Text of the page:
Variable Annual Reproductive Effort and Recruitment Of Florida Bass In SMALL Natural LAKES

Monday, September 9, 2013: 1:00 PM
Marriott Ballroom B (The Marriott Little Rock)
Stephanie L. Shaw , School of Forest Resources and Conservation, University of Florida, Gainesville, FL
Mike Allen , School of Forest Resources and Conservation, Institute of Food and Agricultural Sciences, University of Florida, Gainesville, FL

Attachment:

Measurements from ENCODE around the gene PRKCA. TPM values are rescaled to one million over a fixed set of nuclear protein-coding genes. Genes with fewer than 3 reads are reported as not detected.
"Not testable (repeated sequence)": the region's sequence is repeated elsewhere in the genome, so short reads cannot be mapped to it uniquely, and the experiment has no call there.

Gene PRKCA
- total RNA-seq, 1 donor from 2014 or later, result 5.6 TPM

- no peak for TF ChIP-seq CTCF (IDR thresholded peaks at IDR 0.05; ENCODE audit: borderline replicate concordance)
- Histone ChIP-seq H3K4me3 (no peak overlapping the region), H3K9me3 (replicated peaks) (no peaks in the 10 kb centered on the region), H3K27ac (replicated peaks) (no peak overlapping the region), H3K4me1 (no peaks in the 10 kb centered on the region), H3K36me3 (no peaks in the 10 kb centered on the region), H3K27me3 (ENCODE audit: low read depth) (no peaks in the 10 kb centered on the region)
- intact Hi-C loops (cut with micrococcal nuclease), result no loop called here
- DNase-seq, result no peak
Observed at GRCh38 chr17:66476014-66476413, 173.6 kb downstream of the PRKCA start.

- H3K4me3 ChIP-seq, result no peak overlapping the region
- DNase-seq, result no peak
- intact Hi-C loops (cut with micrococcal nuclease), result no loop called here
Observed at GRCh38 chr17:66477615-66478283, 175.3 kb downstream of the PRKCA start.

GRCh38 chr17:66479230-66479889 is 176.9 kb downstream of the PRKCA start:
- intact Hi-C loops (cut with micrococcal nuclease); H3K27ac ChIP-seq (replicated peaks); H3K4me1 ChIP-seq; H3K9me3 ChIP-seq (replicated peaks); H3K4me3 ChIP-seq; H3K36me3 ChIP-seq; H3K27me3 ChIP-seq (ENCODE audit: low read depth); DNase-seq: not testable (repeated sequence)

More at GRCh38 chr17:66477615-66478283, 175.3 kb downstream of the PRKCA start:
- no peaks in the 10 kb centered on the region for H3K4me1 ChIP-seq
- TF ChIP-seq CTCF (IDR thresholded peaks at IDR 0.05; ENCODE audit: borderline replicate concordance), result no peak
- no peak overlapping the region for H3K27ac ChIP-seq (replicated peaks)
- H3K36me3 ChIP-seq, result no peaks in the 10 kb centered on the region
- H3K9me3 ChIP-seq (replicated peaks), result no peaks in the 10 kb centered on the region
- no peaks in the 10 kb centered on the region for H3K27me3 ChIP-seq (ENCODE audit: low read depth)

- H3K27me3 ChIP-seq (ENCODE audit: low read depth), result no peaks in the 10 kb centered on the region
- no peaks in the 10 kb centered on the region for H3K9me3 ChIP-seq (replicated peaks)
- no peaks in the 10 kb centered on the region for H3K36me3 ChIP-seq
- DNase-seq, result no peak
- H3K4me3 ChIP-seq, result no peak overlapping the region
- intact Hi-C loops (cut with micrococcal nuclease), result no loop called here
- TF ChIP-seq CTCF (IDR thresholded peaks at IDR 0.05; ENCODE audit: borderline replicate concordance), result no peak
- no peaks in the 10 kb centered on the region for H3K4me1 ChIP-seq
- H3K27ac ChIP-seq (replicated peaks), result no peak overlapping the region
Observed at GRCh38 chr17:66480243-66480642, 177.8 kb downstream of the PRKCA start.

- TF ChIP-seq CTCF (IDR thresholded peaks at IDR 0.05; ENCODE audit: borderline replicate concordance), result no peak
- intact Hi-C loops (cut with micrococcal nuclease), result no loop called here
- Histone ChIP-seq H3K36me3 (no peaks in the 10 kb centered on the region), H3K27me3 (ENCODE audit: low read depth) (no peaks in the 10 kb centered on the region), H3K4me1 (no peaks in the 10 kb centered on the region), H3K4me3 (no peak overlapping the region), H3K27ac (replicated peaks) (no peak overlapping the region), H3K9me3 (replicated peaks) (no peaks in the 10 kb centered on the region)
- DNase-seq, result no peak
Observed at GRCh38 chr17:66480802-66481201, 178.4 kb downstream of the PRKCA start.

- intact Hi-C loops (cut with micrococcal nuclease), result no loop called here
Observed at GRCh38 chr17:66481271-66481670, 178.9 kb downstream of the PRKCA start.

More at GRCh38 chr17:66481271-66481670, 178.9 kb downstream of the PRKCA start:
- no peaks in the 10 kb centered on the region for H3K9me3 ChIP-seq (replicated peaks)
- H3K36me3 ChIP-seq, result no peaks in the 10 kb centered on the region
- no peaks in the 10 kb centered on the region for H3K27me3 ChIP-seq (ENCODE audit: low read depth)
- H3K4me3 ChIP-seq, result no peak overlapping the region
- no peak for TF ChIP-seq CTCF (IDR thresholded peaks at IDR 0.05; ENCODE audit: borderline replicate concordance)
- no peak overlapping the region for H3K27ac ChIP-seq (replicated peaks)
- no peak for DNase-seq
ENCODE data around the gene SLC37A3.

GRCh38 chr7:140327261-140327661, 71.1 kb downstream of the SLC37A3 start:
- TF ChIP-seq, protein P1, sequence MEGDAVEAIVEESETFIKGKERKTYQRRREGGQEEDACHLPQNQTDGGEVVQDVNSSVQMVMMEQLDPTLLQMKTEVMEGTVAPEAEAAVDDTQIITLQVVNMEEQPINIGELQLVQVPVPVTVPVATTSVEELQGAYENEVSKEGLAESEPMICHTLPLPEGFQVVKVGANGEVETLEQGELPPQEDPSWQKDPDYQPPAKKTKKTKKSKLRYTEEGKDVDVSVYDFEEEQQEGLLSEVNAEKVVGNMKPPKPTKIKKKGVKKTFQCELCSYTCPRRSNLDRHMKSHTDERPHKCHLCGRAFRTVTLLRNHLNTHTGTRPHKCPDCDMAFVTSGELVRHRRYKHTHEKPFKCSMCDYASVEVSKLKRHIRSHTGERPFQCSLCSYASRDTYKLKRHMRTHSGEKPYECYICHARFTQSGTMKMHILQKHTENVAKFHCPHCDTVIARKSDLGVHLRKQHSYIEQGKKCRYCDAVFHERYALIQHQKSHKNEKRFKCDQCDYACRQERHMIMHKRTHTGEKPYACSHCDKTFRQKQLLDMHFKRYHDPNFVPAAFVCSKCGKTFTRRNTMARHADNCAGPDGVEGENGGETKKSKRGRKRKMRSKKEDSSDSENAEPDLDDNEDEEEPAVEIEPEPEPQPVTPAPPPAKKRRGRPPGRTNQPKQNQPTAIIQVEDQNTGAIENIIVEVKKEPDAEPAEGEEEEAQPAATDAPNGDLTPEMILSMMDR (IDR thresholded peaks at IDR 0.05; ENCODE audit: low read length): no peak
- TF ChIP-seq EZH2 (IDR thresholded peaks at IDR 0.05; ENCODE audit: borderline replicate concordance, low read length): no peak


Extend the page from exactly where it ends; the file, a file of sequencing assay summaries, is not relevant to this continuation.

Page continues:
Variability in reproductive effort has been noted for multiple Micropterus species including Smallmouth Bass M. dolomieu, Largemouth Bass M. salmoides, and Florida Bass M. floridanus. To date there is no clear relationship for spawner abundance and recruitment relationships for any black bass species. Our objectives were to a) estimate annual reproductive effort and nest survival rates of Florida Bass; and b) determine whether stock abundance or the number of successful nests effectively predicted annual recruit abundance (i.e., stock-recruit relationship).  Snorkel surveys were used to estimate reproductive effort (nests/spawner), nest survival rates, and recruit abundance (age-1) in four small (2.8 – 24.0 ha) private lakes in north central Florida from 2010 to 2013.  Mark-recapture population estimates were used to estimate adult bass abundance at each lake in each year.  Reproductive effort varied among lakes and across years. Three lakes showed relatively consistent reproductive effort across years albeit at different intensity (Picnic Lake 0.00 to 0.04 nests/spawner; Keys Pond 0.25 to 0.63 nests/spawner; Devils Hole Lake 0.84 to 3.73 nests/spawner).  Big Fish Lake showed the greatest annual variation in reproductive effort ranging from 1.16 nests/spawner in 2010 dropping to 0.05 nests/spawner in 2011 (median 0.21 nests/spawner 2013).  Among lakes the highest reproductive effort produced the greatest total numbers of recruits. Within lakes years with the highest reproductive effort did not produce the most recruits, and years with moderate or lower reproductive effort produced similar numbers or more total recruits compared to high spawning effort years. This would be indicative of a Ricker-type stock recruit relationship.  An understanding of variability in annual reproductive effort and nest survival may be important to understanding recruitment processes in bass populations.